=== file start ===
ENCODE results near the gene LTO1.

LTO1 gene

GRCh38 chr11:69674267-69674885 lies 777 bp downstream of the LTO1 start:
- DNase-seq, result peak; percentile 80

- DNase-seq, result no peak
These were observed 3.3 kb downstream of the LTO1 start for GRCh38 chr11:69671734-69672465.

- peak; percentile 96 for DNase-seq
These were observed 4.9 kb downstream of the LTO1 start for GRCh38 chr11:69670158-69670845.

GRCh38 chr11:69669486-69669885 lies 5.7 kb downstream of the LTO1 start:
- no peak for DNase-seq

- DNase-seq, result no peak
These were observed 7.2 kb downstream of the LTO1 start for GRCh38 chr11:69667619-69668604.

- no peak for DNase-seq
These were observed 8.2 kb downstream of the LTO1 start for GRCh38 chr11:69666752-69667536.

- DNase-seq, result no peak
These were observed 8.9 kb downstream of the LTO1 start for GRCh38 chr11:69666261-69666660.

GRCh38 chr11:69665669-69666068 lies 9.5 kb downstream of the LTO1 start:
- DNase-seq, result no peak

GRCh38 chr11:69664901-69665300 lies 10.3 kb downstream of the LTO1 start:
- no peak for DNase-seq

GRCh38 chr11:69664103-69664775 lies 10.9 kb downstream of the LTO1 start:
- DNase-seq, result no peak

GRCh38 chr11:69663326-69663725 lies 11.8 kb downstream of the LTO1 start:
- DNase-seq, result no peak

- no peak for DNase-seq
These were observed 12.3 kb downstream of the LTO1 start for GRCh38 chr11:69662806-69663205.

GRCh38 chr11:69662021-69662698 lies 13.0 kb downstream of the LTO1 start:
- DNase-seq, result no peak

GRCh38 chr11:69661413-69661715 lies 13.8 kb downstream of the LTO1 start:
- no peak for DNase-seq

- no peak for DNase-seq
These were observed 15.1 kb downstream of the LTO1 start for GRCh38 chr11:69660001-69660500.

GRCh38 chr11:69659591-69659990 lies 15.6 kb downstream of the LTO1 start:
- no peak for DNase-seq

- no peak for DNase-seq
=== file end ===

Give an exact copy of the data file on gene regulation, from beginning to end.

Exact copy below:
ENCODE results near the gene LTO1.

LTO1 gene

GRCh38 chr11:69674267-69674885 lies 777 bp downstream of the LTO1 start:
- DNase-seq, result peak; percentile 80

- DNase-seq, result no peak
These were observed 3.3 kb downstream of the LTO1 start for GRCh38 chr11:69671734-69672465.

- peak; percentile 96 for DNase-seq
These were observed 4.9 kb downstream of the LTO1 start for GRCh38 chr11:69670158-69670845.

GRCh38 chr11:69669486-69669885 lies 5.7 kb downstream of the LTO1 start:
- no peak for DNase-seq

- DNase-seq, result no peak
These were observed 7.2 kb downstream of the LTO1 start for GRCh38 chr11:69667619-69668604.

- no peak for DNase-seq
These were observed 8.2 kb downstream of the LTO1 start for GRCh38 chr11:69666752-69667536.

- DNase-seq, result no peak
These were observed 8.9 kb downstream of the LTO1 start for GRCh38 chr11:69666261-69666660.

GRCh38 chr11:69665669-69666068 lies 9.5 kb downstream of the LTO1 start:
- DNase-seq, result no peak

GRCh38 chr11:69664901-69665300 lies 10.3 kb downstream of the LTO1 start:
- no peak for DNase-seq

GRCh38 chr11:69664103-69664775 lies 10.9 kb downstream of the LTO1 start:
- DNase-seq, result no peak

GRCh38 chr11:69663326-69663725 lies 11.8 kb downstream of the LTO1 start:
- DNase-seq, result no peak

- no peak for DNase-seq
These were observed 12.3 kb downstream of the LTO1 start for GRCh38 chr11:69662806-69663205.

GRCh38 chr11:69662021-69662698 lies 13.0 kb downstream of the LTO1 start:
- DNase-seq, result no peak

GRCh38 chr11:69661413-69661715 lies 13.8 kb downstream of the LTO1 start:
- no peak for DNase-seq

- no peak for DNase-seq
These were observed 15.1 kb downstream of the LTO1 start for GRCh38 chr11:69660001-69660500.

GRCh38 chr11:69659591-69659990 lies 15.6 kb downstream of the LTO1 start:
- no peak for DNase-seq

- no peak for DNase-seq